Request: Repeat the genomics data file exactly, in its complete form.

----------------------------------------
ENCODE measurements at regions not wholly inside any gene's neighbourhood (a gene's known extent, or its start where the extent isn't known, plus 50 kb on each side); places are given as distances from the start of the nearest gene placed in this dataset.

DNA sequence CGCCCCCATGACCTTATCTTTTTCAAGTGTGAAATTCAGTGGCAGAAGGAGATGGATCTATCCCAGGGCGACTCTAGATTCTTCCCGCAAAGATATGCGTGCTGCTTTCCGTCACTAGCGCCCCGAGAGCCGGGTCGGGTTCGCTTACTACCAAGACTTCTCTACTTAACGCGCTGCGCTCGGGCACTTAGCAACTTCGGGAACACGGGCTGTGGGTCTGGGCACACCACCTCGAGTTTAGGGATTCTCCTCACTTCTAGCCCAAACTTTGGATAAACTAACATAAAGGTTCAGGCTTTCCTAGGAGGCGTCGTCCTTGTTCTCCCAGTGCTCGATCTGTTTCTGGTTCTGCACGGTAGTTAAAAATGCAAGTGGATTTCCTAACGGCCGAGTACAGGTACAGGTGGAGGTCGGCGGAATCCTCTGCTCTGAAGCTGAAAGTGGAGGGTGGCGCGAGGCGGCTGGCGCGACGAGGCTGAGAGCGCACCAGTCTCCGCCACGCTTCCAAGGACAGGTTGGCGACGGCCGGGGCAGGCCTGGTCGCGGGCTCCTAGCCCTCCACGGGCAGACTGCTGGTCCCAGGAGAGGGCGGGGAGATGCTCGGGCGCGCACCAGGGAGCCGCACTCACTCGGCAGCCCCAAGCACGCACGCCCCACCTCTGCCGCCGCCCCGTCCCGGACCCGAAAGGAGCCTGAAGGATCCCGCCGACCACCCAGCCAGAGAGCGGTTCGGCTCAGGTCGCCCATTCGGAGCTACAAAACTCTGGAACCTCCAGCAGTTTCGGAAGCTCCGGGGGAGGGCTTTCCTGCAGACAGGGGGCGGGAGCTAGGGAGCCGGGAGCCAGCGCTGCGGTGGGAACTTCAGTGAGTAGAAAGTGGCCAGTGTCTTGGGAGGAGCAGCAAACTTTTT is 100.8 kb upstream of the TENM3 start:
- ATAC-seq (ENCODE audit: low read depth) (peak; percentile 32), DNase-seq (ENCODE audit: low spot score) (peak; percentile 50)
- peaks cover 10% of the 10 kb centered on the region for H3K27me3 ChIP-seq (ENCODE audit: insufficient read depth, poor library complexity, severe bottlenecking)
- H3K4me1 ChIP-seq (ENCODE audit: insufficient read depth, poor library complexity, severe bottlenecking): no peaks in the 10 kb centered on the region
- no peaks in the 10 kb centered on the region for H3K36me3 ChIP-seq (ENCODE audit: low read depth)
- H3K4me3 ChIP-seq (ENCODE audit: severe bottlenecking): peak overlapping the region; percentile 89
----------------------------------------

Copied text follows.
ENCODE measurements at regions not wholly inside any gene's neighbourhood (a gene's known extent, or its start where the extent isn't known, plus 50 kb on each side); places are given as distances from the start of the nearest gene placed in this dataset.

DNA sequence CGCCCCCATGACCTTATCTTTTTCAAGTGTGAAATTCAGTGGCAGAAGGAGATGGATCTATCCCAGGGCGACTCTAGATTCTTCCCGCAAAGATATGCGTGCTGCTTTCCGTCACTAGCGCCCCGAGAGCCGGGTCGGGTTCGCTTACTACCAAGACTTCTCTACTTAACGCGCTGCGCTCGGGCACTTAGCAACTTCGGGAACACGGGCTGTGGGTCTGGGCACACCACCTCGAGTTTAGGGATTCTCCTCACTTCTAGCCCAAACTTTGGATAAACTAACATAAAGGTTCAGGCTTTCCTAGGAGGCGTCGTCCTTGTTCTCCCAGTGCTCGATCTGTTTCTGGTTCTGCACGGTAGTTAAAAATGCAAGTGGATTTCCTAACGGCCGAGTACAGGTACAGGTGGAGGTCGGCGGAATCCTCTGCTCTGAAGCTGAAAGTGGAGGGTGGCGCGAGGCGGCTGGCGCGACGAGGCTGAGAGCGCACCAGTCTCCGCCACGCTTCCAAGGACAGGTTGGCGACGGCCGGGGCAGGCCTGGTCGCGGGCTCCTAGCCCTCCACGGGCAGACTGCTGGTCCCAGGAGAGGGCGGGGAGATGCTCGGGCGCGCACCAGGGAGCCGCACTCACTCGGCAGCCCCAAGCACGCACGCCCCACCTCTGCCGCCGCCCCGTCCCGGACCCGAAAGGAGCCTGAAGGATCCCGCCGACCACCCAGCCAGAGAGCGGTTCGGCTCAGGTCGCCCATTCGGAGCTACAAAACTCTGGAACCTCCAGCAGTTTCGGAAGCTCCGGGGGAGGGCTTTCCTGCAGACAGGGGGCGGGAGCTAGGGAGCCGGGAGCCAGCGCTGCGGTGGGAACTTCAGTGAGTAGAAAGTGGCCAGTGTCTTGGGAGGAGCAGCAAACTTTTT is 100.8 kb upstream of the TENM3 start:
- ATAC-seq (ENCODE audit: low read depth) (peak; percentile 32), DNase-seq (ENCODE audit: low spot score) (peak; percentile 50)
- peaks cover 10% of the 10 kb centered on the region for H3K27me3 ChIP-seq (ENCODE audit: insufficient read depth, poor library complexity, severe bottlenecking)
- H3K4me1 ChIP-seq (ENCODE audit: insufficient read depth, poor library complexity, severe bottlenecking): no peaks in the 10 kb centered on the region
- no peaks in the 10 kb centered on the region for H3K36me3 ChIP-seq (ENCODE audit: low read depth)
- H3K4me3 ChIP-seq (ENCODE audit: severe bottlenecking): peak overlapping the region; percentile 89